Due Process or Crime Control

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The battle between social control and the fundamental rights and freedoms of Canadian citizens can be seen in the Canadian Criminal Justice System of today. Many criticize policing institutions of possessing excessive power where others feel that they do not have enough. Some feel the police do too little where the others feel police are too much of an interference. The question of when it is acceptable to sacrifice social freedoms in hope of overall comes down to the question of which is more effective: due process or crime control? Is what more police what Canada needs to deal with its delinquents or is it more of the enforcing of our rights freedoms that is more important. This controversial issue plays a major role in the Canadian Criminal Justice System as it must come to a delicate compromise of social control and due process.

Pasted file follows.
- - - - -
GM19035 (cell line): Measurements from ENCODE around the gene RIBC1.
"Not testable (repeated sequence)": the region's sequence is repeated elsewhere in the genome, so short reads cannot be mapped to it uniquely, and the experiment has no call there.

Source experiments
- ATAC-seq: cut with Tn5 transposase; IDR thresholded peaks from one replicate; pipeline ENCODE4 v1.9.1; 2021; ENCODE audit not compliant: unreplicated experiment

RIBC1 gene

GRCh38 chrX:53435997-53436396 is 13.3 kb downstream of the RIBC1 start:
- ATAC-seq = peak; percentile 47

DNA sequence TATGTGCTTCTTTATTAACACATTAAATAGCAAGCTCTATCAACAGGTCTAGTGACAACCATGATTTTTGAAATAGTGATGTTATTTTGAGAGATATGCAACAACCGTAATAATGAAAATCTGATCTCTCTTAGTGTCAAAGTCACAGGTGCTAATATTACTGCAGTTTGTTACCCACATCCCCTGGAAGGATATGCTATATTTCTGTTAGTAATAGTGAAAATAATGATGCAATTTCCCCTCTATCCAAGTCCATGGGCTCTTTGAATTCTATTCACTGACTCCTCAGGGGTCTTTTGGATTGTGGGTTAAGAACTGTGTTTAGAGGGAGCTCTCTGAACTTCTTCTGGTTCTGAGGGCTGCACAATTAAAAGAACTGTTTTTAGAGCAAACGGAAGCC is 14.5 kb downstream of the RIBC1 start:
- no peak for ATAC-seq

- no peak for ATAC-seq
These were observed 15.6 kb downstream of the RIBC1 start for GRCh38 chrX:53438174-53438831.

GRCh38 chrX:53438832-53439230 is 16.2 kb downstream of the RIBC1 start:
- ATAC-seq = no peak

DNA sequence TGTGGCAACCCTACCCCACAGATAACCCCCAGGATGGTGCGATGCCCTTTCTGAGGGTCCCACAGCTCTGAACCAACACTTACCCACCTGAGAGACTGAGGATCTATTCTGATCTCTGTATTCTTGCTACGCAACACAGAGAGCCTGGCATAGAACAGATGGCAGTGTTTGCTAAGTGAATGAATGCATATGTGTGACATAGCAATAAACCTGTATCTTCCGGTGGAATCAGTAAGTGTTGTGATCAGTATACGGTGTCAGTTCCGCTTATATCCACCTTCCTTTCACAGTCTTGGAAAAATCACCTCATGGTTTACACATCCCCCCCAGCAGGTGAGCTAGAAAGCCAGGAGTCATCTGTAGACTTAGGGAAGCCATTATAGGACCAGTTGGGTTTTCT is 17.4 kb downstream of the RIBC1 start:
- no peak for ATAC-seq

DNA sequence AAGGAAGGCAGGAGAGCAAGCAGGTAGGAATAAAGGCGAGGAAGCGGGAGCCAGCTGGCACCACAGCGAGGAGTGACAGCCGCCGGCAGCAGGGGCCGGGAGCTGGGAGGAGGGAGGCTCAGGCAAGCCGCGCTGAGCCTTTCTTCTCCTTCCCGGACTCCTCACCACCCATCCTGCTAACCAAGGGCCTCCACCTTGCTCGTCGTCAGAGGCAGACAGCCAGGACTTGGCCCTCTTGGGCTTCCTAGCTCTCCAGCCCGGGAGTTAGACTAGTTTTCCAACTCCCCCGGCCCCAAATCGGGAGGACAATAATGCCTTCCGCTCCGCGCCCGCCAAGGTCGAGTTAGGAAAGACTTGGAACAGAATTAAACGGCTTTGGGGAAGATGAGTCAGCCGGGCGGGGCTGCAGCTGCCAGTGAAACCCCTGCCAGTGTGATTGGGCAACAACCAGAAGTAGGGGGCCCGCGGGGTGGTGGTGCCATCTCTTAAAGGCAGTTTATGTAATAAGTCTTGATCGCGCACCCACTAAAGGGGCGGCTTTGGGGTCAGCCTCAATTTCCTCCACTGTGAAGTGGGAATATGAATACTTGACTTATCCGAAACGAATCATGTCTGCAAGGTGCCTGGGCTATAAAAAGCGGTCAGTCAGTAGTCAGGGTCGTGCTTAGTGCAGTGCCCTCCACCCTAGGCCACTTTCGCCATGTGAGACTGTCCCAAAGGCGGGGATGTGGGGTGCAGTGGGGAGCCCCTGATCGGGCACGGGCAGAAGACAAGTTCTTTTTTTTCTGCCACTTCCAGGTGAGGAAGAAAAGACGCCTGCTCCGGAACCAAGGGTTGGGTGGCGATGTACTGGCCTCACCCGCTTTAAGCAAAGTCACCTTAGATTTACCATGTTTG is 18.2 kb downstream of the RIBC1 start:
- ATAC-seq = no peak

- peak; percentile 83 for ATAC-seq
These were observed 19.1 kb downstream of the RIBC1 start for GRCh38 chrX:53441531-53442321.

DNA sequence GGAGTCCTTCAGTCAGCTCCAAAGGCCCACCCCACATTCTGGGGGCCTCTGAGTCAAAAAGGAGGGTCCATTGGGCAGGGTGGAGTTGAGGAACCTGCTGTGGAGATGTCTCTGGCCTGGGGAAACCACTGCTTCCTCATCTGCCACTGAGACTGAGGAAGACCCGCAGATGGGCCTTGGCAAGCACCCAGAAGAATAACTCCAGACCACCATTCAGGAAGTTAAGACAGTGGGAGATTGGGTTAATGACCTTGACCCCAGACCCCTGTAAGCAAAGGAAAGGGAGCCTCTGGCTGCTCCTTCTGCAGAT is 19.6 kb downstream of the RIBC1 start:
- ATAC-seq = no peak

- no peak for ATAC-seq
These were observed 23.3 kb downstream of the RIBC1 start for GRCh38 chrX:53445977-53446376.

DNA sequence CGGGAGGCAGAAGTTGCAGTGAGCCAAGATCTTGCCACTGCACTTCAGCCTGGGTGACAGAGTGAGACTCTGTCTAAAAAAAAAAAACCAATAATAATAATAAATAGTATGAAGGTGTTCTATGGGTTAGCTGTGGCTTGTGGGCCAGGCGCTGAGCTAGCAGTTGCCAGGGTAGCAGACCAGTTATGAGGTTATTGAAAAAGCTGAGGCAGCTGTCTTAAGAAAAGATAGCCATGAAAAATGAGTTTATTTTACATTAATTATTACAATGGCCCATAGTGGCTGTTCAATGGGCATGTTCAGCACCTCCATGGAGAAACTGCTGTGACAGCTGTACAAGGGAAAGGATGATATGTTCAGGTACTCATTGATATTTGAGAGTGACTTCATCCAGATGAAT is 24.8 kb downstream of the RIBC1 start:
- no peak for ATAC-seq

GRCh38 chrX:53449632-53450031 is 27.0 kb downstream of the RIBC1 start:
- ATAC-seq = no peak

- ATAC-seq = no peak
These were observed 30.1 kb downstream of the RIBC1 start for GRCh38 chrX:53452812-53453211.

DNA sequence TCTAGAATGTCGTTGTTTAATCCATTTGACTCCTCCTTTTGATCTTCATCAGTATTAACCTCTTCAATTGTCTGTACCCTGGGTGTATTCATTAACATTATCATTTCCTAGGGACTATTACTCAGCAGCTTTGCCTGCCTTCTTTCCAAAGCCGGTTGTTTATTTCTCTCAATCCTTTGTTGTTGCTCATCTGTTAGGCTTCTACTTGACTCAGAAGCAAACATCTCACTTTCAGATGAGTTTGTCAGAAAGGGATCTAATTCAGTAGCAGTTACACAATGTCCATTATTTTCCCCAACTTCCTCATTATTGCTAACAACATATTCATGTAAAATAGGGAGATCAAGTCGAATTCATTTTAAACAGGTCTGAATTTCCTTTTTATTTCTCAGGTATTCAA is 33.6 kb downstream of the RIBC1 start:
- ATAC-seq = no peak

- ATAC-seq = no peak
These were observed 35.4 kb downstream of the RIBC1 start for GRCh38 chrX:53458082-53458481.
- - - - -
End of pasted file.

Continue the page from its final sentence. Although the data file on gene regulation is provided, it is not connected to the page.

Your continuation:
Audi Alteram Partem (Herbert Broom) in English translates that no one should be condemned un heard. This statement resonates throughout the constitutional Charter of Rights and Freedoms and ultimately dictates the importance of due process: the system that protects the rights of the accused while maintaining fairness. These system of laws in turn limits the powers the government can impose on its citizens ensuring protection of their fundamental rights; even if arrested. Though the right of the victim is important, the right of the accused is equally important as one is presumed innocent until proven guilty under the Canadian Criminal Justice System. This ensure those in power , whether it be judge or police, are held accountable for their actions providing a consistent yet fair result in all cases. Overall the safeguards imposed by due process maintain that no one be wrongly convicted should the government have not properly followed all lawful procedures. A clear example of due process in play could be seen in the case of R. v. Buhay [2003] 1 S.C.R. 631, 2003 SCC 3. where the judge had found that the police had violated...
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